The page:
New York City Health Atlas

Hospital Readmissions

Compare This Metric


Number of patients discharged from a hospital who are readmitted to the same or a higher level of care within 30 days.


Number of patients who are readmitted within 30 days per 1,000 patients discharged.


Statewide Planning and Research Cooperative System (SPARCS) Inpatient Data, 2011-2013.

Years of Data


Additional Resources

City Wide Average



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14.3 City-Wide

City Wide

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Readmission Rate Hospital Discharges
All 14.3 24,793,148


Female 10.0 12,992,763
Male 13.4 11,800,384


Asian/Pacific Islander 3.7 3,205,606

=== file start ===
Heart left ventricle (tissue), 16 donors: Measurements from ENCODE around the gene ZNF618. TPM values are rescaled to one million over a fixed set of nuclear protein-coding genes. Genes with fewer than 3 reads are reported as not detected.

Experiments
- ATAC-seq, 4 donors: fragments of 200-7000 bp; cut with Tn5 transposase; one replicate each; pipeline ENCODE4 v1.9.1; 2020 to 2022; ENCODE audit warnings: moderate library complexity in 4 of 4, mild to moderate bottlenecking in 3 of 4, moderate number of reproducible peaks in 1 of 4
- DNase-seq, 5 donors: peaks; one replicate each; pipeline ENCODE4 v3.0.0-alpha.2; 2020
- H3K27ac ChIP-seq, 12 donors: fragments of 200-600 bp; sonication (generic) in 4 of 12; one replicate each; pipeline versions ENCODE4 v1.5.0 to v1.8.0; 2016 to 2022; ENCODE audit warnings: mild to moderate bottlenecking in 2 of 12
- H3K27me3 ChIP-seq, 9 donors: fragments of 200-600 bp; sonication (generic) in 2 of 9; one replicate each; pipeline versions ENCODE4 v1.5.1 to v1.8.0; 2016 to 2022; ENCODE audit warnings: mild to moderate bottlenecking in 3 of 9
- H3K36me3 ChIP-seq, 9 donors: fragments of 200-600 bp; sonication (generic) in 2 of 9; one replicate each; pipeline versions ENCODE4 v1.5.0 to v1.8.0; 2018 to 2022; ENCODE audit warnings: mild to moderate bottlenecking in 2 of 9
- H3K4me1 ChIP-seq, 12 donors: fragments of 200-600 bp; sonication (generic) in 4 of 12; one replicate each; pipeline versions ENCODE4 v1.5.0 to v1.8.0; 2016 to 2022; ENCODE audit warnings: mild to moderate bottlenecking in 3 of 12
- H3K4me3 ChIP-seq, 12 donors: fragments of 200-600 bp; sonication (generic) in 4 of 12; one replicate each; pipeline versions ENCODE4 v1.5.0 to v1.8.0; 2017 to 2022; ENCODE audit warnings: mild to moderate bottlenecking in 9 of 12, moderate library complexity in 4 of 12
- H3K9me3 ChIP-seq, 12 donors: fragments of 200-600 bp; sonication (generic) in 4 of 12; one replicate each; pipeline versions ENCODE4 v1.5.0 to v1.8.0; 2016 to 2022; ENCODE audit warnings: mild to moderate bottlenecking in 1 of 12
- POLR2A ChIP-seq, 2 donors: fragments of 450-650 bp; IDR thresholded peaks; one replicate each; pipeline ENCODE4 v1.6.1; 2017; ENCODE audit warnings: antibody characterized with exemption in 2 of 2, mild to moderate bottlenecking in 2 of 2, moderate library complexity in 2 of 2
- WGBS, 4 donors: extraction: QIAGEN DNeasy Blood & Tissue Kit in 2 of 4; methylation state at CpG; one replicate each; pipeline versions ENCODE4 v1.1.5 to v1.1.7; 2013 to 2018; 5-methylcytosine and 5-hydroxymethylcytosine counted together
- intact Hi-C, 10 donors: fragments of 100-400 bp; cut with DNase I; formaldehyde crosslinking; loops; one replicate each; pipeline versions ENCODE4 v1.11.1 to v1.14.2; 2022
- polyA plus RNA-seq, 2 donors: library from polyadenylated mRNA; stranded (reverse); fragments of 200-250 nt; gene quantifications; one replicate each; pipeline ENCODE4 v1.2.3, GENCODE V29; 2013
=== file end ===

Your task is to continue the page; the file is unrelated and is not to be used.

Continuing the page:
Black 16.5 5,635,770
Hispanic 8.4 7,117,028
White 8.6 8,198,740


0-14 years 3.1 4,432,550
15-24 years 4.7 3,451,377
25-34 years 7.3 4,281,903
35-44 years 10.3 3,482,038
45-54 years 17.6 3,329,632
55-64 years 21.7 2,751,495
65-74 years 33.4 1,656,906
75+ years 58.4 1,407,246
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Correlation Is Not Causation

In statistics, correlation is a measure of association between two numeric variables. The strength of correlation between two variables is represented by the correlation coefficient, represented by the abbreviation r. Correlation coefficients range between -1 to 1.

Though the correlation coefficient indicates the strength of an association, it does not provide information about whether the change in one variable is caused by the other.

For example, if the correlation between adult smoking prevalence and child poverty is 0.7—a strong correlation—we cannot say either that adult smoking causes child poverty or, inversely, that child poverty causes smoking. We only know that as one of these variables increases, the other tends to increases.